About wareFX

My story

To understand the core value of the services I offer, you really need to understand my personality. It is what has guided the path through my career. I am a common sense kind of guy and I’ve applied that in everything I’ve done. Whether that is envisioning the use of emerging technologies or developing process efficiencies and work cultures, I’m always relying on common sense.

I remember early on in my career, a coworker and peer in university told me: “You mean that I’ve been here longer than you, I’m smarter than you(he had a better gpa) and you are my boss?”. I quickly replied: I guess they don’t teach common sense in university. It was all said in fun as I had a good friendship with him throughout university and as a coworker. From that point in my life I kept reminding myself that common sense is not so common and it is a strength.

All this to say that starting up wareFX was common sense for me. I could offer my talent, experience and services to multiple clients allowing me to focus deep on my strengths. It enabled me to create space that is wider than a single business.

The following is how I got here.

High Tech Beginings

Over the past 20 years, I’ve spent the bulk of my career in technology companies that make or break payroll on the technology they develop. Early in my tech career, I was fortunate to be part of a R&D team that transformed a complex financial planning desktop application into a web-based solution with offline desktop like capabilities. We lived on the edge of technology from the hardware we used to develop the products to building our own web frameworks because the industry wasn’t mature enough. Personally, I designed a jquery like object oriented javascript library that I called O before jquery even existed. It had support for AJAX before the terminology was even coined in the industry. The company experienced significant growth and the rest is history with the eventual private sale of the company in 2011.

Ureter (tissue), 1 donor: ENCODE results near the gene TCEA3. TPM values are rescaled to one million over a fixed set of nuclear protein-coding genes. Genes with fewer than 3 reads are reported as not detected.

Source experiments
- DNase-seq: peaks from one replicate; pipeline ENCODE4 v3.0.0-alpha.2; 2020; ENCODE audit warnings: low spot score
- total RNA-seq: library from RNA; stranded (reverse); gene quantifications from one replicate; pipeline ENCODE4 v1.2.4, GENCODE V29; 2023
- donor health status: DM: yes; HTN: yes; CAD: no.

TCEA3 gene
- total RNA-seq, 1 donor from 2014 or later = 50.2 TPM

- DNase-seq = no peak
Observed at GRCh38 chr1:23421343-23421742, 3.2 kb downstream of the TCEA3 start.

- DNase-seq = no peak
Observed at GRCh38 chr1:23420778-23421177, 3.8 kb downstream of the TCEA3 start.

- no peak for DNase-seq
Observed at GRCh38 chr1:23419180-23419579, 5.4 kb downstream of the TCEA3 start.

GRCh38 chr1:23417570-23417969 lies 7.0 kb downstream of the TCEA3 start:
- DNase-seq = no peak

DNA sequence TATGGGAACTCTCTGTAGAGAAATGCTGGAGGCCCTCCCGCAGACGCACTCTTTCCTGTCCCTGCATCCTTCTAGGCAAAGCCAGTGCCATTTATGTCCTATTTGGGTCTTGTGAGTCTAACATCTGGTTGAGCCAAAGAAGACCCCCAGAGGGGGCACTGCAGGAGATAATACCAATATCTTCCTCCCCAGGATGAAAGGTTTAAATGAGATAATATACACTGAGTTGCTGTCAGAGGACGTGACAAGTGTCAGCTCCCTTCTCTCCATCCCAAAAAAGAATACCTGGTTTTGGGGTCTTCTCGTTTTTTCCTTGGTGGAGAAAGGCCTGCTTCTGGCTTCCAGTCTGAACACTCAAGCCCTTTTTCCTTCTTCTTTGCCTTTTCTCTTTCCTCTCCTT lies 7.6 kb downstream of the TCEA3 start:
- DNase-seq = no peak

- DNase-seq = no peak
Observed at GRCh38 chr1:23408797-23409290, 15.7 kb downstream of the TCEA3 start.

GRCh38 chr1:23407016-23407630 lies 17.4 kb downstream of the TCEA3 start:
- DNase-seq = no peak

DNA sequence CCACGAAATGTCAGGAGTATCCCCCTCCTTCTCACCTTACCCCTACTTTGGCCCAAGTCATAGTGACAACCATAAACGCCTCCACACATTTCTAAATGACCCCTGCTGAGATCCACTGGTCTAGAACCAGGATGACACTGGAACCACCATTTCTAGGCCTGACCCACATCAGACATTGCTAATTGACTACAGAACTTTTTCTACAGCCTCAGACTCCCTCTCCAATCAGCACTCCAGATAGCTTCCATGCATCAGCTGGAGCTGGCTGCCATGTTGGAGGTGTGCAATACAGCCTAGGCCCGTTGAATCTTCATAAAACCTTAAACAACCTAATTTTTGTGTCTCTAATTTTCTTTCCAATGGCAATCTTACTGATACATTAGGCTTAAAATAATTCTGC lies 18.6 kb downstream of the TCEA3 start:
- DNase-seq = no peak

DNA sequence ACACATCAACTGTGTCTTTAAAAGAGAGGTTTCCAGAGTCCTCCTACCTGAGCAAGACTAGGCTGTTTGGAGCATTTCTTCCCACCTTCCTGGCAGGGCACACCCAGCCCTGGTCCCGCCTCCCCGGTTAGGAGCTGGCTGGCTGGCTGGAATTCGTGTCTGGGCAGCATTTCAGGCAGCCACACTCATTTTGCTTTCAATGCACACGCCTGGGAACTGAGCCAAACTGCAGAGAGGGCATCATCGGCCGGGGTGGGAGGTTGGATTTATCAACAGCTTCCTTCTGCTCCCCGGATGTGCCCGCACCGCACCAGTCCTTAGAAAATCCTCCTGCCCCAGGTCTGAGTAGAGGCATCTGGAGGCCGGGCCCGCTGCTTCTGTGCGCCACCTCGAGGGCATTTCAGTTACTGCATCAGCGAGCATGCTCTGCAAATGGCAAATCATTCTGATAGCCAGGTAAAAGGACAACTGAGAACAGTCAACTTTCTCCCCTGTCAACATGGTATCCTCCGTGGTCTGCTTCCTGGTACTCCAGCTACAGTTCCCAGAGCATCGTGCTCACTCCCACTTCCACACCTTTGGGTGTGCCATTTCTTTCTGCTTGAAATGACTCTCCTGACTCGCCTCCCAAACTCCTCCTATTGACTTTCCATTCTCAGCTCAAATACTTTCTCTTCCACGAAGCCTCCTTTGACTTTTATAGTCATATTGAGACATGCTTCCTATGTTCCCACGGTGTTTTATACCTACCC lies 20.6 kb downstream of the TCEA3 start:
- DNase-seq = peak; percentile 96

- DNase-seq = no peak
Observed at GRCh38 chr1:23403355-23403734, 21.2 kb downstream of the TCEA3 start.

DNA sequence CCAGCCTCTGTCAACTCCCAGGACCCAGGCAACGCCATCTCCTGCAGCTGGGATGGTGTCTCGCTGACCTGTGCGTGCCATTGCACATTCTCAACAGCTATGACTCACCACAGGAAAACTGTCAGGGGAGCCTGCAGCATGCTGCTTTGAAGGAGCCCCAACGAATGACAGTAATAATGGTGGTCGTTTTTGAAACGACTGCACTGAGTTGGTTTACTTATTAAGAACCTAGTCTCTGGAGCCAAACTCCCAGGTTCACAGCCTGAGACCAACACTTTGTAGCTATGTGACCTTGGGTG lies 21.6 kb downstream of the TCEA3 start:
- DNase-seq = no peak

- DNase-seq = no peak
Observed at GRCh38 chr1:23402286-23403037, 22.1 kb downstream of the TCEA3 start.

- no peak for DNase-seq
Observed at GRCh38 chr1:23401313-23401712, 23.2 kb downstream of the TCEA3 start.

During that time, I really became passionate about the human interaction with digital products. It frustrated me to build such incredibly complex systems and then watch the clients we targeted struggle to use the product due to a poor design. The statement a feature that cannot be found doesn’t exist really hit home with me. What a waste of incredible tech talent and wonderful cutting-edge technology if the feature couldn’t be found by the majority of users without intensive training. In order to change this, I petitioned a proposal to institutionalize a usability process within the organization and the business embraced it. Our strategy was to get certified with Human Factors International and I would lead a Usability Team to institutionalize the process within our development culture.

Customer Experience

In 2006, I officially got certified as a Usability Analyst with Human Factors International and found it very enriching. I finally was able to make sense of what had been frustrating me in product designs. The certification equipped me with the knowledge to make sense of our product experience issues. I began the journey of weaving usability practices in design and development processes. We interacted with other UX professionals from some of the largest banks in the US as we were an important part of the sales process for large multi year deals.